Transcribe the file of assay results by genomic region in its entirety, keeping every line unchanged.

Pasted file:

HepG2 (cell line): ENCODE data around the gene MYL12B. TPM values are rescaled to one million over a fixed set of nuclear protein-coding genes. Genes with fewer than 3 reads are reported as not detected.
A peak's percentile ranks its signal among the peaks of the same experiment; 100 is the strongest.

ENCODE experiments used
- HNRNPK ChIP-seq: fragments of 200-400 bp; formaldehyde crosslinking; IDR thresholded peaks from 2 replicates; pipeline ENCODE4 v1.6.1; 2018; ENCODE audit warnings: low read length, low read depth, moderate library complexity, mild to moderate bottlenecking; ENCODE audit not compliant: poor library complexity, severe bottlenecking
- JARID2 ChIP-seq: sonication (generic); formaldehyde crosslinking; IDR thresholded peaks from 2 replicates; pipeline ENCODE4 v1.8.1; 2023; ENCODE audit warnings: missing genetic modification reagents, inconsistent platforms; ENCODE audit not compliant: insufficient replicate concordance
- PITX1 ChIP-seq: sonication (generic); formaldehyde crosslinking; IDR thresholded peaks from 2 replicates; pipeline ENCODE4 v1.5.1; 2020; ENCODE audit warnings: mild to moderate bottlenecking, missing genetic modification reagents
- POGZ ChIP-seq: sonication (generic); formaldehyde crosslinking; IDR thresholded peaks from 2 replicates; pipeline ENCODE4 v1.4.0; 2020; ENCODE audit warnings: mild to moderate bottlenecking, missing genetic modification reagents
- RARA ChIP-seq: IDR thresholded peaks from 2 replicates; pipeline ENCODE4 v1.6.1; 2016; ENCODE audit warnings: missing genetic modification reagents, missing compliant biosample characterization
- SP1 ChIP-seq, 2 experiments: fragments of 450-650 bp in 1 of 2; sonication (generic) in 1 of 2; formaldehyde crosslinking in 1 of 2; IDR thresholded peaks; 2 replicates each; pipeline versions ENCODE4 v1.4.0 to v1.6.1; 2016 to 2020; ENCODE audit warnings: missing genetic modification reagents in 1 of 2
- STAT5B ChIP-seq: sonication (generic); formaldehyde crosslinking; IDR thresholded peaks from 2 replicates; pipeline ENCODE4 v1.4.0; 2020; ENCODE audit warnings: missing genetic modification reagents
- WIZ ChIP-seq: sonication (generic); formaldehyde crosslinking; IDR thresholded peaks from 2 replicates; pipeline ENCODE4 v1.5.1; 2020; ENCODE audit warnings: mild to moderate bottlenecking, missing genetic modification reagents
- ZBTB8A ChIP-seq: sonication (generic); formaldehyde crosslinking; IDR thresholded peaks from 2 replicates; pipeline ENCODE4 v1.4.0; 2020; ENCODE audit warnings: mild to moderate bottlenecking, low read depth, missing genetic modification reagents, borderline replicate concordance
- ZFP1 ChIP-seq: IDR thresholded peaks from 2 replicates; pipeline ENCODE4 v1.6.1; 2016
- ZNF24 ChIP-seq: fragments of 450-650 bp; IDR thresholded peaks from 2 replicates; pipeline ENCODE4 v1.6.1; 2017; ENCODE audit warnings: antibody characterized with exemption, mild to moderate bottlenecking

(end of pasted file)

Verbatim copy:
HepG2 (cell line): ENCODE data around the gene MYL12B. TPM values are rescaled to one million over a fixed set of nuclear protein-coding genes. Genes with fewer than 3 reads are reported as not detected.
A peak's percentile ranks its signal among the peaks of the same experiment; 100 is the strongest.

ENCODE experiments used
- HNRNPK ChIP-seq: fragments of 200-400 bp; formaldehyde crosslinking; IDR thresholded peaks from 2 replicates; pipeline ENCODE4 v1.6.1; 2018; ENCODE audit warnings: low read length, low read depth, moderate library complexity, mild to moderate bottlenecking; ENCODE audit not compliant: poor library complexity, severe bottlenecking
- JARID2 ChIP-seq: sonication (generic); formaldehyde crosslinking; IDR thresholded peaks from 2 replicates; pipeline ENCODE4 v1.8.1; 2023; ENCODE audit warnings: missing genetic modification reagents, inconsistent platforms; ENCODE audit not compliant: insufficient replicate concordance
- PITX1 ChIP-seq: sonication (generic); formaldehyde crosslinking; IDR thresholded peaks from 2 replicates; pipeline ENCODE4 v1.5.1; 2020; ENCODE audit warnings: mild to moderate bottlenecking, missing genetic modification reagents
- POGZ ChIP-seq: sonication (generic); formaldehyde crosslinking; IDR thresholded peaks from 2 replicates; pipeline ENCODE4 v1.4.0; 2020; ENCODE audit warnings: mild to moderate bottlenecking, missing genetic modification reagents
- RARA ChIP-seq: IDR thresholded peaks from 2 replicates; pipeline ENCODE4 v1.6.1; 2016; ENCODE audit warnings: missing genetic modification reagents, missing compliant biosample characterization
- SP1 ChIP-seq, 2 experiments: fragments of 450-650 bp in 1 of 2; sonication (generic) in 1 of 2; formaldehyde crosslinking in 1 of 2; IDR thresholded peaks; 2 replicates each; pipeline versions ENCODE4 v1.4.0 to v1.6.1; 2016 to 2020; ENCODE audit warnings: missing genetic modification reagents in 1 of 2
- STAT5B ChIP-seq: sonication (generic); formaldehyde crosslinking; IDR thresholded peaks from 2 replicates; pipeline ENCODE4 v1.4.0; 2020; ENCODE audit warnings: missing genetic modification reagents
- WIZ ChIP-seq: sonication (generic); formaldehyde crosslinking; IDR thresholded peaks from 2 replicates; pipeline ENCODE4 v1.5.1; 2020; ENCODE audit warnings: mild to moderate bottlenecking, missing genetic modification reagents
- ZBTB8A ChIP-seq: sonication (generic); formaldehyde crosslinking; IDR thresholded peaks from 2 replicates; pipeline ENCODE4 v1.4.0; 2020; ENCODE audit warnings: mild to moderate bottlenecking, low read depth, missing genetic modification reagents, borderline replicate concordance
- ZFP1 ChIP-seq: IDR thresholded peaks from 2 replicates; pipeline ENCODE4 v1.6.1; 2016
- ZNF24 ChIP-seq: fragments of 450-650 bp; IDR thresholded peaks from 2 replicates; pipeline ENCODE4 v1.6.1; 2017; ENCODE audit warnings: antibody characterized with exemption, mild to moderate bottlenecking